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New video initiative enhances Interpreter Services’ offerings

Nov. 12, 2015, 9:34 AM

Matt Bumbalough, MSN, R.N., and Erica Stoneman, LPN, left, talk via computer with Sarah Rodriguez using Vanderbilt Interpreter Services’ new video system that allows VUMC to call on interpreters at other hospitals across the country through membership in the Health Care Interpreter Network. (photo by Susan Urmy)

Interpreters at Vanderbilt University Medical Center are joining forces with counterparts at other hospitals to better serve non-English speaking patients.

This relationship brings video communication to Interpreter Services. Until now, patients and caregivers have relied on telephonic interpretation when VUMC interpreters have been unable to provide face-to-face assistance because of the high demand for their services and the growing diversity of languages spoken in Middle Tennessee.

Through membership in the Health Care Interpreter Network (HCIN), VUMC can call on the assistance of an interpreter at another hospital by video who interprets in Vietnamese or Amharic, while offering expertise in Arabic, Spanish or Kurdish to other hospitals by video.

The membership will improve services to patients, boost productivity and save money, said Hope Collins, MPA, manager of Interpreter Services.

“I think what is unique about the solution we have chosen is that it works like a giant co-op of shared hospital interpreter resources,” Collins said. “We like that model for several reasons.”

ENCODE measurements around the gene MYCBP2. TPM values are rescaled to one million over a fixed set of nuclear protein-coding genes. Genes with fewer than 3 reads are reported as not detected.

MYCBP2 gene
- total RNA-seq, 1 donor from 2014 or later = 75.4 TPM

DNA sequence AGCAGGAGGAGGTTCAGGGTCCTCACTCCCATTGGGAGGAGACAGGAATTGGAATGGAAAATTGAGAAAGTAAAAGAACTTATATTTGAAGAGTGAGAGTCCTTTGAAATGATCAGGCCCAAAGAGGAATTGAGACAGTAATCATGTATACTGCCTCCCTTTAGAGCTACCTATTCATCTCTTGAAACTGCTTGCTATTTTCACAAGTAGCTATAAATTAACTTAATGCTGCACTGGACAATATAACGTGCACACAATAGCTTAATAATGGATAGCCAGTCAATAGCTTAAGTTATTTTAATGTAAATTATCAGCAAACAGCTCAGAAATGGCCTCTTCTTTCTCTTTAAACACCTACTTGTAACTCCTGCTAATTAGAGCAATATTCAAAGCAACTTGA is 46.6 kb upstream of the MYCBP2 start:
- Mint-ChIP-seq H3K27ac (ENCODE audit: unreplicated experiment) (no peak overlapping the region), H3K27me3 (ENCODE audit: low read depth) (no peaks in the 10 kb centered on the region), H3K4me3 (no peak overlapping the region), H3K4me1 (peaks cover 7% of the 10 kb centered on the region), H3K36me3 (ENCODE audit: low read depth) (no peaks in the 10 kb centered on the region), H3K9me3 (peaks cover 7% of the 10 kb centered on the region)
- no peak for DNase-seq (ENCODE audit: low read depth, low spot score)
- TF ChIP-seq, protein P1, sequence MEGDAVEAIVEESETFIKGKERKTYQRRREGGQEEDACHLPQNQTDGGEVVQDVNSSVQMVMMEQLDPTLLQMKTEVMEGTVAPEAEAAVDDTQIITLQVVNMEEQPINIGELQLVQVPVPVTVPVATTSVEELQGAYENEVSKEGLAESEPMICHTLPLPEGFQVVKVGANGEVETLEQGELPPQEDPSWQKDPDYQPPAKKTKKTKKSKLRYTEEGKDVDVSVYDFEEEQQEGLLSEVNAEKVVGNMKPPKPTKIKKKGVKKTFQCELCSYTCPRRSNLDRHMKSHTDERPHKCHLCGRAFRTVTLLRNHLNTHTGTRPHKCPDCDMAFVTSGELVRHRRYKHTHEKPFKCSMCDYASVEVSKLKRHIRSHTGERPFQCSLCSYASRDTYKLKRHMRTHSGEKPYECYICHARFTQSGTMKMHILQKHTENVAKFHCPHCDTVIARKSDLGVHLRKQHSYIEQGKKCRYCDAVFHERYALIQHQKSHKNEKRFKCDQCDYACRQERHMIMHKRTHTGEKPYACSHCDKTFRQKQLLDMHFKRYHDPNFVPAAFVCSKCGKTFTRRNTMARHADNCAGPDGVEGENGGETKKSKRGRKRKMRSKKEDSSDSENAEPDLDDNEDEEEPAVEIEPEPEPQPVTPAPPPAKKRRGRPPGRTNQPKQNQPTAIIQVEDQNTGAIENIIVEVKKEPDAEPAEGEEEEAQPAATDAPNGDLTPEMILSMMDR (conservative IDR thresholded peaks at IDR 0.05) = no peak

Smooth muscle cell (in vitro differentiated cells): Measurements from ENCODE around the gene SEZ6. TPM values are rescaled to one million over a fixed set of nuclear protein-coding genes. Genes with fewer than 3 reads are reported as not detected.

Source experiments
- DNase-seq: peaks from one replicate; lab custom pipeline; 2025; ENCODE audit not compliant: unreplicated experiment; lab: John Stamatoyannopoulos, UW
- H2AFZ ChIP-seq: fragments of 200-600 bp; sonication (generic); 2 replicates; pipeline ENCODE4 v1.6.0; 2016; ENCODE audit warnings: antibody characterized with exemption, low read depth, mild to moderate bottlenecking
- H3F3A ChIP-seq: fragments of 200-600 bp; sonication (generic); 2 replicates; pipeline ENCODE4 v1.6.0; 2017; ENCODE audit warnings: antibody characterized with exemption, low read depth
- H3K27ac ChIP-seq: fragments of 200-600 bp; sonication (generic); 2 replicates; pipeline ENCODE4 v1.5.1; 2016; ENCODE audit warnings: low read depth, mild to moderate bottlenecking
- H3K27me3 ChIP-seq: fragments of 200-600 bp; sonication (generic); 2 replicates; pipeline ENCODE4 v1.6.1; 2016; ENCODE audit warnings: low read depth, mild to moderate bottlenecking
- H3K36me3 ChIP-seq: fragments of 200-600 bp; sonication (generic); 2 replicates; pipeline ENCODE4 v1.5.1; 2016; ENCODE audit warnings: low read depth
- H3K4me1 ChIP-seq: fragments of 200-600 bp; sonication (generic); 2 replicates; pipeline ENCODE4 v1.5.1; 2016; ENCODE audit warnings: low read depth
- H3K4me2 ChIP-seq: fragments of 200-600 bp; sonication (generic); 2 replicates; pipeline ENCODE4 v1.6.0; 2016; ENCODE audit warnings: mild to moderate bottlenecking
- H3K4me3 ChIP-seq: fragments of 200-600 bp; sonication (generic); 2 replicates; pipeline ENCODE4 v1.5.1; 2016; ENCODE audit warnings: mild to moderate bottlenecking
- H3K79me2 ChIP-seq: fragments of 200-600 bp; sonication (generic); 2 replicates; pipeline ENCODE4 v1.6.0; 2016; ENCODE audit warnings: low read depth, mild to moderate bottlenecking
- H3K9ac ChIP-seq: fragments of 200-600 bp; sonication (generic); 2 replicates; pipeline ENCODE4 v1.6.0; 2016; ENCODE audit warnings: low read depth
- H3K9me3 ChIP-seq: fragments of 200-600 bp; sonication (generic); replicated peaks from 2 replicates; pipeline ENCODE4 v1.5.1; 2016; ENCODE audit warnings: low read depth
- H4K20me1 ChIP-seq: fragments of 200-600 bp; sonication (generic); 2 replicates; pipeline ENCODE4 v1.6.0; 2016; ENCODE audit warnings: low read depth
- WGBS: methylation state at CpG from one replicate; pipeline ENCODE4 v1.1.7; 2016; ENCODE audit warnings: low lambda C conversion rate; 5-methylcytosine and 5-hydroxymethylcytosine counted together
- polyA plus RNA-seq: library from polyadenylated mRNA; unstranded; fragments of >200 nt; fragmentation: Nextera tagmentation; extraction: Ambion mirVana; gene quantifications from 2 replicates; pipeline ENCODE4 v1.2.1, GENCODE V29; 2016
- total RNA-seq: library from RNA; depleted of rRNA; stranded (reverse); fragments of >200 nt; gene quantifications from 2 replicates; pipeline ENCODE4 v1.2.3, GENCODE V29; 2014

First, communication occurs on a 14-inch screen from a computer that can be elevated over a patient’s lap, allowing visual cues to be a part of the conversation. VUMC could have used an iPad-based system, she said, but opted for an apparatus with a bigger screen and better speakers.

Network interpreters have been fully vetted by hospitals that belong to HCIN and have experience with medical terminology. Also, the network augments existing services instead of replacing them.

“Our long-term goal is to have clinics decide when an onsite interpreter is absolutely necessary versus when a patient encounter can occur by video or by telephone,” Collins said. “Right now, our only choices are onsite or telephone.”

Since the demand for interpretation continues to rise and the cost of using a telephonic interpretation vendor has increased greatly in recent years, VUMC will use the traditional telephonic interpretation service only when calls that are routed through the HCIN are rolled over to telephone mode.

VUMC will maintain its staff of 22 interpreters plus five who work on an as-needed basis. They offer onsite interpretation services for people who speak Spanish, Arabic and Kurdish.

VUMC piloted the Healthcare Interpreter Network from December 2014 to April 2015 using eight of the video interpreter devices. Another 27 are being brought online after Nov. 30.
The 35 devices will be strategically placed within hospitals and clinics.

The Health Care Interpreter Network, which has 46 member hospitals according to its website, is a nonprofit founded 10 years ago in California. VUMC is the only member hospital in the Southeast.

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